Study: Carp likely to stay near shore in Lake Michigan

By Ralph Loos

Chicago —  Asian carp would have no  trouble finding a meal if they make it to Lake Michigan – but the fish are not likely to spread out across the big lake once they arrive, instead hanging near the shorelines where their food sources exist.

These crystal ball prognostications are provided by the U.S. Geological Survey, which recently took a hypothetical “not if but when” look at the invasive fish and Illinois’ connection to the Great Lakes.

To be exact, USGS researchers offer, “If invasive bighead carp and silver carp spread into Lake Michigan, there would be enough food available for these particular species to survive.”

No surprise, fisheries biologists and officials trying to keep the carp out, say.

Still, information provided by the USGS study is considered critical in helping mitigate effects of what many label as an “impending Asian carp invasion.”

Those studying the fish used predictive models to simulate fish growth and food consumption to determine the suitability of Lake Michigan and the other Great Lakes to Asian carp invasions. According to USGS, scientists used satellite imagery of Lake Michigan showing near-surface algae to determine how much food would be available for the carp. Green algae and blue-green algae, specifically floating algal blooms that can be seen on the surface, are a preferred food source for the fish.

“The water temperatures and algal concentrations detected in Lake Michigan from 2009-11 show that the bighead and silver carp populations could not only live in this environment, but continue to grow,” said Karl Anderson, lead author of the USGS study. “Most areas of the lake had insufficient algal food for bighead and silver carp, but the model indicates that nearshore areas and embayments had plenty of algal food to support survival and growth.”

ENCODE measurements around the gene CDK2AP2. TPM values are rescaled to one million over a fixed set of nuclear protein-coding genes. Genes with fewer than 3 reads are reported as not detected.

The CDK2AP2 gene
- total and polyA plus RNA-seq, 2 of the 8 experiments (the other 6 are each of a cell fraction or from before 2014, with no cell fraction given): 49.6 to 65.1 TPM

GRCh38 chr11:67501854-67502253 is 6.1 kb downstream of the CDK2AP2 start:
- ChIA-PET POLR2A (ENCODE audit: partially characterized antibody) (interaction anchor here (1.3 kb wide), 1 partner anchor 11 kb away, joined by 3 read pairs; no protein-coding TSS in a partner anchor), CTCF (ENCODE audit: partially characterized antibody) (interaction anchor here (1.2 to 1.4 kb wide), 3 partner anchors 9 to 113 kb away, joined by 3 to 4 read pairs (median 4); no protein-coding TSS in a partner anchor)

The expectation that the carp would stick to Lake Michigan’s shorelines are yet another downer for fans and sportsmen of Lake Michigan. As witnessed up and down the Illinois River system, silver carp often react to human activity – boating, mostly – by jumping. The USGS notes that this activity is dangerous because silver carp often jump into boats, harming people and property.

“Concentration of silver carp near the coastline would enhance the propensity of such nuisance interactions with boaters,” the USGS study offered.

As for food, USGS scientists used models it developed to determine how much algae carps need to eat to survive.

“Food availability and water temperature are the greatest sources of uncertainty for predicting fish growth potential,” the agency pointed out. “Water temperature is a key factor in determining how much bighead and silver carp need to eat. “

Growing arsenal against invasives

As the look at Lake Michigan’s vulnerability to Asian carp continues, there are new methods and tools being developed to help fight off invasive species – be they fish, plants or … pigs.

For example, companies are now marketing traps for feral hogs that are triggered by cellphones.

“There’s enough activity that there’s starting to be an industry,” University of California, Santa Cruz, research biologist Bernie Tershy told The Associated Press.

U.S. Fish and Wildlife officials have been using souped-up old technology to catch Asian carp. They use a specialized boat – the Magna Carpa — with giant winglike nets that essentially uses electric current as an underwater taser to stun the fish, said biologist Emily Pherigo.

At higher doses, the fish are killed and float to the surface. In just five minutes, they can collect 500 fish, and later turn them into fertilizer.

Finding new weapons and new methods of control is crucial because invasive species are costly – the federal government is spending millions of dollars each year to protect Lake Michigan and the other Great Lakes from the Asian carp.

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